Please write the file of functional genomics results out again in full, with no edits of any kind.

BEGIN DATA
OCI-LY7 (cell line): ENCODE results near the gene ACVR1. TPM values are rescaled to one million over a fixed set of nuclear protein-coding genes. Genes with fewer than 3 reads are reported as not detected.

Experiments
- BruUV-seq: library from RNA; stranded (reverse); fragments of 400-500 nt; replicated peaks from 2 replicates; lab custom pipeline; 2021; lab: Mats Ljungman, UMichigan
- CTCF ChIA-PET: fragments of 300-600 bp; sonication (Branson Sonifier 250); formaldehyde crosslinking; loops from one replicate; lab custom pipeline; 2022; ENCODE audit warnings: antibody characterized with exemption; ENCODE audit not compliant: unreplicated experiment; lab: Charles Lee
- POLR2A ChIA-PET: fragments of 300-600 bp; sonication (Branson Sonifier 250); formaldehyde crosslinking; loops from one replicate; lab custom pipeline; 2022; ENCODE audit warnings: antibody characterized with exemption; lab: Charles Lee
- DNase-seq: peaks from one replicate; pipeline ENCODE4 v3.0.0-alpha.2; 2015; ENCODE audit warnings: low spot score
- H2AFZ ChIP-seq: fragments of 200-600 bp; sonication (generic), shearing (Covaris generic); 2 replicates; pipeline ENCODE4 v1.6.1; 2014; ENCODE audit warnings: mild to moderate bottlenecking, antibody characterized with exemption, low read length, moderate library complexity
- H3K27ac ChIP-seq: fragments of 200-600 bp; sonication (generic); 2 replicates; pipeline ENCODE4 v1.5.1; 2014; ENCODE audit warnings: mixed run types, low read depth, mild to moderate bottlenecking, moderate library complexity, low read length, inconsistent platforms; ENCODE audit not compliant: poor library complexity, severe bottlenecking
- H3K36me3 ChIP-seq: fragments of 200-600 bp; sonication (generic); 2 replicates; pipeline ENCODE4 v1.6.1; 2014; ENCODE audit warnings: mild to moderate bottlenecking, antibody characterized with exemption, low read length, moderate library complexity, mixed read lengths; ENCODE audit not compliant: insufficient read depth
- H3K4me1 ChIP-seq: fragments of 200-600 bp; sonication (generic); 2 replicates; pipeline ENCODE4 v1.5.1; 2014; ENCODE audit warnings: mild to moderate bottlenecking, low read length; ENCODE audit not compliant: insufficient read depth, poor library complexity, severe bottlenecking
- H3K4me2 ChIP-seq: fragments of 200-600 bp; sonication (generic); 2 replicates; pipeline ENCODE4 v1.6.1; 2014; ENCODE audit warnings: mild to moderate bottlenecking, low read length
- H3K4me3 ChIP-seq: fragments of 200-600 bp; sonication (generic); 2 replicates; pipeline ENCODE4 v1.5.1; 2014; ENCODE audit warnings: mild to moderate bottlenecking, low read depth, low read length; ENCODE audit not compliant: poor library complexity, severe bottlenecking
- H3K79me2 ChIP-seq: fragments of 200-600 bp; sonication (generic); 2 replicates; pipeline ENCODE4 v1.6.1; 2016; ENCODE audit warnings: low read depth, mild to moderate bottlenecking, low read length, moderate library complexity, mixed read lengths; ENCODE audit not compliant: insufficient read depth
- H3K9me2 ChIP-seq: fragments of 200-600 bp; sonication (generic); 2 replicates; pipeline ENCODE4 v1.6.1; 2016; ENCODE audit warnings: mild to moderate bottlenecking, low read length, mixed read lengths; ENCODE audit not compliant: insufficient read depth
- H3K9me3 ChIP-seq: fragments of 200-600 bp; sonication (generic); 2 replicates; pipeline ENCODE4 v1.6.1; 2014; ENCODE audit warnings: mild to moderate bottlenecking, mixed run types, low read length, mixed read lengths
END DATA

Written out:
OCI-LY7 (cell line): ENCODE results near the gene ACVR1. TPM values are rescaled to one million over a fixed set of nuclear protein-coding genes. Genes with fewer than 3 reads are reported as not detected.

Experiments
- BruUV-seq: library from RNA; stranded (reverse); fragments of 400-500 nt; replicated peaks from 2 replicates; lab custom pipeline; 2021; lab: Mats Ljungman, UMichigan
- CTCF ChIA-PET: fragments of 300-600 bp; sonication (Branson Sonifier 250); formaldehyde crosslinking; loops from one replicate; lab custom pipeline; 2022; ENCODE audit warnings: antibody characterized with exemption; ENCODE audit not compliant: unreplicated experiment; lab: Charles Lee
- POLR2A ChIA-PET: fragments of 300-600 bp; sonication (Branson Sonifier 250); formaldehyde crosslinking; loops from one replicate; lab custom pipeline; 2022; ENCODE audit warnings: antibody characterized with exemption; lab: Charles Lee
- DNase-seq: peaks from one replicate; pipeline ENCODE4 v3.0.0-alpha.2; 2015; ENCODE audit warnings: low spot score
- H2AFZ ChIP-seq: fragments of 200-600 bp; sonication (generic), shearing (Covaris generic); 2 replicates; pipeline ENCODE4 v1.6.1; 2014; ENCODE audit warnings: mild to moderate bottlenecking, antibody characterized with exemption, low read length, moderate library complexity
- H3K27ac ChIP-seq: fragments of 200-600 bp; sonication (generic); 2 replicates; pipeline ENCODE4 v1.5.1; 2014; ENCODE audit warnings: mixed run types, low read depth, mild to moderate bottlenecking, moderate library complexity, low read length, inconsistent platforms; ENCODE audit not compliant: poor library complexity, severe bottlenecking
- H3K36me3 ChIP-seq: fragments of 200-600 bp; sonication (generic); 2 replicates; pipeline ENCODE4 v1.6.1; 2014; ENCODE audit warnings: mild to moderate bottlenecking, antibody characterized with exemption, low read length, moderate library complexity, mixed read lengths; ENCODE audit not compliant: insufficient read depth
- H3K4me1 ChIP-seq: fragments of 200-600 bp; sonication (generic); 2 replicates; pipeline ENCODE4 v1.5.1; 2014; ENCODE audit warnings: mild to moderate bottlenecking, low read length; ENCODE audit not compliant: insufficient read depth, poor library complexity, severe bottlenecking
- H3K4me2 ChIP-seq: fragments of 200-600 bp; sonication (generic); 2 replicates; pipeline ENCODE4 v1.6.1; 2014; ENCODE audit warnings: mild to moderate bottlenecking, low read length
- H3K4me3 ChIP-seq: fragments of 200-600 bp; sonication (generic); 2 replicates; pipeline ENCODE4 v1.5.1; 2014; ENCODE audit warnings: mild to moderate bottlenecking, low read depth, low read length; ENCODE audit not compliant: poor library complexity, severe bottlenecking
- H3K79me2 ChIP-seq: fragments of 200-600 bp; sonication (generic); 2 replicates; pipeline ENCODE4 v1.6.1; 2016; ENCODE audit warnings: low read depth, mild to moderate bottlenecking, low read length, moderate library complexity, mixed read lengths; ENCODE audit not compliant: insufficient read depth
- H3K9me2 ChIP-seq: fragments of 200-600 bp; sonication (generic); 2 replicates; pipeline ENCODE4 v1.6.1; 2016; ENCODE audit warnings: mild to moderate bottlenecking, low read length, mixed read lengths; ENCODE audit not compliant: insufficient read depth
- H3K9me3 ChIP-seq: fragments of 200-600 bp; sonication (generic); 2 replicates; pipeline ENCODE4 v1.6.1; 2014; ENCODE audit warnings: mild to moderate bottlenecking, mixed run types, low read length, mixed read lengths